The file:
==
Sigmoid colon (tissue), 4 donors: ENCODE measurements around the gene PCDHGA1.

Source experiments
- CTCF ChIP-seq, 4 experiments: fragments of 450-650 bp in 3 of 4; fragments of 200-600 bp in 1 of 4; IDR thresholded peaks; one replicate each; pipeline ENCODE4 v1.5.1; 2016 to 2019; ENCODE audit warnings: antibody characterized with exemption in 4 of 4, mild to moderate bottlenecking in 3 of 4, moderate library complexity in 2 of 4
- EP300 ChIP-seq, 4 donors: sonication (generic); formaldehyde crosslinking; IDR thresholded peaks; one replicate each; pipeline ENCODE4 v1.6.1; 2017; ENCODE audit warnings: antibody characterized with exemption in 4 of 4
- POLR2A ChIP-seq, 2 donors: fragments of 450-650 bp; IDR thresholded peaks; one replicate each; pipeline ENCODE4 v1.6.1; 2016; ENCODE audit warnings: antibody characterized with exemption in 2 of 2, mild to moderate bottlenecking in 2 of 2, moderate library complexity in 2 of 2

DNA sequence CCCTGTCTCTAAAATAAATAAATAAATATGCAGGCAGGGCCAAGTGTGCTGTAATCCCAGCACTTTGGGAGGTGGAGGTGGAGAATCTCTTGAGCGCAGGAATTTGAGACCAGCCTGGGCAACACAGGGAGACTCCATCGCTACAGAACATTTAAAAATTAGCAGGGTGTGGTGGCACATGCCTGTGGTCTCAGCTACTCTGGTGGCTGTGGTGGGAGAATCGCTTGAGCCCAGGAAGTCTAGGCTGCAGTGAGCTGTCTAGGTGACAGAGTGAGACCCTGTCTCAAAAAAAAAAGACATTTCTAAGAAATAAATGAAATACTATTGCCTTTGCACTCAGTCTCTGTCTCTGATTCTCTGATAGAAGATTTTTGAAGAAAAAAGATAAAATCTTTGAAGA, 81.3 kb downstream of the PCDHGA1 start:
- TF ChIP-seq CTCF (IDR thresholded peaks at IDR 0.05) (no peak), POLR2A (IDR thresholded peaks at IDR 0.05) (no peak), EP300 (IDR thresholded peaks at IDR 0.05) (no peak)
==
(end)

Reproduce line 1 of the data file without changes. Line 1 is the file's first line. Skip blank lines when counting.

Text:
Sigmoid colon (tissue), 4 donors: ENCODE measurements around the gene PCDHGA1.